There might not be another film that's as personally meaningful to me as this one, and revisiting it this weekend has brought so much back, as well as a sense of "home". It's a cliché, but it is absolutely true that this film changed my life. I saw it in the theatre with my dad upon release and walked out a different person. I have always been someone who questions the "norm" and has never just accepted what I've been…
One final viewing of the Director's Cut, and all good things must come to an end. I finally feel satiated and have gleaned almost all that I could from this film. I don't know that I'll be able to watch it on the small screen when it's released on dvd, but nothing else in the past several years has given me as much joy as this has, and I appreciate the accompaniment of this glorious film during one of the most memorable years of my life. I hope to someday meet a person who will make me as happy as this film does. ILU Midsommar <3.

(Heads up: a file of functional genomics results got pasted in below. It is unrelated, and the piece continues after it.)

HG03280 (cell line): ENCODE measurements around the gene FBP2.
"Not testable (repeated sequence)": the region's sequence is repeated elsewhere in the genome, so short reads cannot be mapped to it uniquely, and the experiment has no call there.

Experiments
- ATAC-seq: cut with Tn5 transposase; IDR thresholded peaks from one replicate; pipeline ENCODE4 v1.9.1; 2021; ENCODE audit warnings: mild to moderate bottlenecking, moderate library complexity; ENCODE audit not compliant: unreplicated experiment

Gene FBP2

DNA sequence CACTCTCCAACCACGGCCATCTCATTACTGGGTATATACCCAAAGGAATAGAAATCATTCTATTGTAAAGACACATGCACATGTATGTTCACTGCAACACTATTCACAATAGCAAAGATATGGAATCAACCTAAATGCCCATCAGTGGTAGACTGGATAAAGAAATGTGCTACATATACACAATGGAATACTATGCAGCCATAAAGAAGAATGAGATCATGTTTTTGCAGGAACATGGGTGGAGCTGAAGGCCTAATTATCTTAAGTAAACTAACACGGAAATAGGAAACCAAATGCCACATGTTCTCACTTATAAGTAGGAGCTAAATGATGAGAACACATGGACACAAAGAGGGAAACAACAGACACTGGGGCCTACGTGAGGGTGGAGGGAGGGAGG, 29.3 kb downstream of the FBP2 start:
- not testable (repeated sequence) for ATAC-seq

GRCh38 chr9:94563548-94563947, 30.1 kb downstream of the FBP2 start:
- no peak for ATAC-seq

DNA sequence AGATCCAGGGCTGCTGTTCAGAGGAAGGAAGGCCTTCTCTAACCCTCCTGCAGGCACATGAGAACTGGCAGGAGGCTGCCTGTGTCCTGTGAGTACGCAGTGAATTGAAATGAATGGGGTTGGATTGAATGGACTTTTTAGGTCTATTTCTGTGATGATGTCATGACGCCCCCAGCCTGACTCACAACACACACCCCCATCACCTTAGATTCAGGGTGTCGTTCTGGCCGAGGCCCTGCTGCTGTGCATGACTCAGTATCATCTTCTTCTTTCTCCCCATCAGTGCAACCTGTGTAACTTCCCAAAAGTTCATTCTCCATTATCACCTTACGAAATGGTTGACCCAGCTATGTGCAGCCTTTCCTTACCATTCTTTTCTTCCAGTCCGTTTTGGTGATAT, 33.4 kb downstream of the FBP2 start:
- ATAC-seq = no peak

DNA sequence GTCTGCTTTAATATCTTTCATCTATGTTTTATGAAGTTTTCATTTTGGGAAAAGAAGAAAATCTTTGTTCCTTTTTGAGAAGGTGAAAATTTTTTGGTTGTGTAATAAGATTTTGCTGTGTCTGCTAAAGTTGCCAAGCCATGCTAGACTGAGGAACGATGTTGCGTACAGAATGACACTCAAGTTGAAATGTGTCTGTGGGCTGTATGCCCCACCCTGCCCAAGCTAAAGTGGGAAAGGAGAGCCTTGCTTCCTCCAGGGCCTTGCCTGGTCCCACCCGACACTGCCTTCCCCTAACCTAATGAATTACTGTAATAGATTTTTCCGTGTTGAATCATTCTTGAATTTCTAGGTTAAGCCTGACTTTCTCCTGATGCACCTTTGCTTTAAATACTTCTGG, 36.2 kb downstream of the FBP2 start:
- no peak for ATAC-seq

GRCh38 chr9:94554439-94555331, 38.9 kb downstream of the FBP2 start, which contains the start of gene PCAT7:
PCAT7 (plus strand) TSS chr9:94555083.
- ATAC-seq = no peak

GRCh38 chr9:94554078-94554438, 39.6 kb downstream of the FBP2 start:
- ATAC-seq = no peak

I have no desire to climb mountains (or even be out in nature much, honestly), but I love movies about climbing. This is such a sincere, beautiful profile about a (for now) little-known pioneer in the sport. To call him just a "climber" is misleading, and "alpinist" is a better descriptor, but I really think he's in his own category since he has done so many things that people previously considered impossible.
I don't want to say too much about…
I wasn't going to see this film until a friend assured me it was not the schlocky, predictable romance movie that it could've been based on the trailer. While it didn't do anything earth-shattering, it was definitely worth seeing.
Photograph is a quietly told and restrained but surprisingly emotional story that features themes about Indian society, gender roles and tradition vs. modernity. It doesn't go where you expect it to, which I appreciated (but several people at my showing found…